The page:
How to Make Plastic Business Cards

Illustration by Ryn Gargulinski

Your company is cool, keen and professional, and you need a business card that reflects that. You also want a card that stands out from the rest and is durable enough to stand up to being crammed in so many contacts' wallets. Your answer may be with plastic. You can make plastic business cards that stand out from the rest and stand up to the test of abuse and time.

Get your plastic. Printable plastic sheets are available at some office supply stores, or you may have to find a specialty plastic distributor to get the plastic you need. You'll want sheets that can fit in and are adaptable to your printer. At the very least, you can readily find transparency paper at many office suppliers to create a clear business card.

Design your card. Draw the shape and size of the card you want. The average business card is 3 1/2 by 2 inches, but you can adjust them to whatever size you wish. Include the company's name and contact information. If you are planning to use a program that can insert graphics, feel free to include a small piece of clip art or other small illustration.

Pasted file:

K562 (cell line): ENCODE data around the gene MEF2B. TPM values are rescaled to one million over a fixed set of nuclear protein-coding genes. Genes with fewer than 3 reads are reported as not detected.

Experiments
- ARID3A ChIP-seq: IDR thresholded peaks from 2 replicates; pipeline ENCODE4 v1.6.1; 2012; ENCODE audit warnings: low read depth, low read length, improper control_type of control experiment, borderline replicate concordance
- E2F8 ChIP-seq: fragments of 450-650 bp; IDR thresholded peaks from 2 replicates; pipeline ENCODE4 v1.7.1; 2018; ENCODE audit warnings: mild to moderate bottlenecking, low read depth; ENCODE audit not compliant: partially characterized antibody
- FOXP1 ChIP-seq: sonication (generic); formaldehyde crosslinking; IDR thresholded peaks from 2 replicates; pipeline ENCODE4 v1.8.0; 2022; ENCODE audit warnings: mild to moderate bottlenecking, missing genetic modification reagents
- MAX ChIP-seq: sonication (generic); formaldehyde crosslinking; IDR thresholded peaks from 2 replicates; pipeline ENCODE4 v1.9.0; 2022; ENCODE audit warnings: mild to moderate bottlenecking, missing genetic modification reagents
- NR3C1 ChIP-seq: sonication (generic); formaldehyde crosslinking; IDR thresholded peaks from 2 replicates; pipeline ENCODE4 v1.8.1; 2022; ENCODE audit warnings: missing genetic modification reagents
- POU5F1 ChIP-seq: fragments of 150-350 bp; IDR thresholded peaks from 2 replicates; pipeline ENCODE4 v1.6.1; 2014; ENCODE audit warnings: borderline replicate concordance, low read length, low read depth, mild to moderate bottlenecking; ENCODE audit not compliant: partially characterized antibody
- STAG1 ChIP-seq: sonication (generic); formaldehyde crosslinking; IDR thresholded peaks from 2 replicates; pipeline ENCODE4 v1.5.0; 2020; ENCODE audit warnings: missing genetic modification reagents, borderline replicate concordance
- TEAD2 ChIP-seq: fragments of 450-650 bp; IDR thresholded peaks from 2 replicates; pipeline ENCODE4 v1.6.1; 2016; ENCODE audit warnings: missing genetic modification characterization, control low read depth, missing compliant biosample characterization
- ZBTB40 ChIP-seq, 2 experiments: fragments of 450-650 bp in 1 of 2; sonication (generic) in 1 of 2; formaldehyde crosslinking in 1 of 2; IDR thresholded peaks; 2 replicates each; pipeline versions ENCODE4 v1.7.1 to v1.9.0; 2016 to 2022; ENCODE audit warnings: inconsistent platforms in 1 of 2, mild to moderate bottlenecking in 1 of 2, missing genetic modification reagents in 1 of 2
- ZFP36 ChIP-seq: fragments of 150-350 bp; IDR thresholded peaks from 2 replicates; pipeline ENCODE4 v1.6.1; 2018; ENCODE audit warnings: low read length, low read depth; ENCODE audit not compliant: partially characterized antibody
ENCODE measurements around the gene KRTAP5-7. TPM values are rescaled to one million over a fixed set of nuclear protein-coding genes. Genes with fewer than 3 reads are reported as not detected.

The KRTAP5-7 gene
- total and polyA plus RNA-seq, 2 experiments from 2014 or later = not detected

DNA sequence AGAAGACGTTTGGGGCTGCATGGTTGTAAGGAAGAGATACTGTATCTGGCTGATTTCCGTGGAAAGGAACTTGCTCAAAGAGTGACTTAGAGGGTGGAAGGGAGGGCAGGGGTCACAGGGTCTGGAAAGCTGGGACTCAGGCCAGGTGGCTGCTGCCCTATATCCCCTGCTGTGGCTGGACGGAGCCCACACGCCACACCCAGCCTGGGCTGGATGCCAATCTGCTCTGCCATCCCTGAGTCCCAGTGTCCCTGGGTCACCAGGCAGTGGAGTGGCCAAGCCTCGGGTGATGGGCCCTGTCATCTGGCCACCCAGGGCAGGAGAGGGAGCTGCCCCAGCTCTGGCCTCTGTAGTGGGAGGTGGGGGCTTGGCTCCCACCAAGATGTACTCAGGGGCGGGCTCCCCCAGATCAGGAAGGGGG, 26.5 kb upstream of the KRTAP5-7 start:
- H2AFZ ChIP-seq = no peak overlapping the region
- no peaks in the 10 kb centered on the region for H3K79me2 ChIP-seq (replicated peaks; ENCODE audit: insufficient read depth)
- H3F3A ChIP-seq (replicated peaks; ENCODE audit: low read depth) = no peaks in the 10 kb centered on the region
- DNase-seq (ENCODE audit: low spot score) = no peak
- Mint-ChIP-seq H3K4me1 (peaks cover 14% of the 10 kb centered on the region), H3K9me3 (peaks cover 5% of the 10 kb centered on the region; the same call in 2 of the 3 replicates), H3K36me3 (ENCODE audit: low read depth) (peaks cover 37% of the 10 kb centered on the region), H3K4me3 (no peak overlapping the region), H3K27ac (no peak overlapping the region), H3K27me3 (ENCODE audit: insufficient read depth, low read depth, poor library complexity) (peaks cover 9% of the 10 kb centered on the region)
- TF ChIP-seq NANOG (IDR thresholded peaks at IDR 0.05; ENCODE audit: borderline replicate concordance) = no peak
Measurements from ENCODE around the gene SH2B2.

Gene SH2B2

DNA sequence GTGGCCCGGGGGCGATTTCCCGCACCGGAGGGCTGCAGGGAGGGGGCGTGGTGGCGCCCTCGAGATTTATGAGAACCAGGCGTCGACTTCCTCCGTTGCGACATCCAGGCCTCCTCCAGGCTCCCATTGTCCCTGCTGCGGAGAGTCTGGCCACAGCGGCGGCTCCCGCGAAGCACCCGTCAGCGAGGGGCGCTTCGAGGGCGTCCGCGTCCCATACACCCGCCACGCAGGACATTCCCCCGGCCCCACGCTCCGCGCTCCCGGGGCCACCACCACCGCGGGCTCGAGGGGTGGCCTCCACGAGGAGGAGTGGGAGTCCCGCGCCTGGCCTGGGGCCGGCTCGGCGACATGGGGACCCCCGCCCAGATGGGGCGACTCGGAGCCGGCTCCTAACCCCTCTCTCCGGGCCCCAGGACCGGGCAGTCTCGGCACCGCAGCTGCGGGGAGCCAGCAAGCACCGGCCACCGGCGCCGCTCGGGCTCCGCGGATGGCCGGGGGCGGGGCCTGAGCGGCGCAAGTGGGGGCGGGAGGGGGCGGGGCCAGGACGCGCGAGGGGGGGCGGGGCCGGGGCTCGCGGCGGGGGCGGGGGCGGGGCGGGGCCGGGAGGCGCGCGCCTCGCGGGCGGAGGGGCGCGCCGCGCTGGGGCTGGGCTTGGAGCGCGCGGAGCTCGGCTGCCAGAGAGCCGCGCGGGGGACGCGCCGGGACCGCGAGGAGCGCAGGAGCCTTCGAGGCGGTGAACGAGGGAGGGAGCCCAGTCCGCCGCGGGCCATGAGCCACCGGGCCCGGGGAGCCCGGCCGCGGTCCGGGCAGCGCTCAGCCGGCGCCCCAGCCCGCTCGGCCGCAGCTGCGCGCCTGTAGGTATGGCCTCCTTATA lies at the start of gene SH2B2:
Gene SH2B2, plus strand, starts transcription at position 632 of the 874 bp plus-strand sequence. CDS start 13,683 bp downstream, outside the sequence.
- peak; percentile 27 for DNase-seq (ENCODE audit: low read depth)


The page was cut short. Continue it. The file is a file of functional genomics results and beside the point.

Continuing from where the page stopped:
Translate your card onto the computer. Use a business card template, available through several label-making programs, or wing it. Use a word processing program that can insert a table. Pick the number of rows and columns that fit on the page, with each cell being a separate card. Create one, and then copy and paste the card information into each of the cells.

Print the cards. Select the proper settings on your printer for a thicker sheet than regular paper and the highest quality print.

Cut and distribute. Use very sharp scissors or, better yet, a utility knife or paper cutter that can slice through plastic. Keep edges even by dragging the knife along a ruler or drawing fine lines with chalk that can be wiped off once cut.

Tips

  • Many big chain office stores and printing places will print plastic cards if you cannot find the quality plastic sheets you desire. Bring them a sketch of your card's design and they can customize. Another option is to use shrinkable plastic sheets, which are more readily available. Do a test run to make sure your text is big enough for a business card once it shrinks in the oven.

Resources

Photo Credits

  • Illustration by Ryn Gargulinski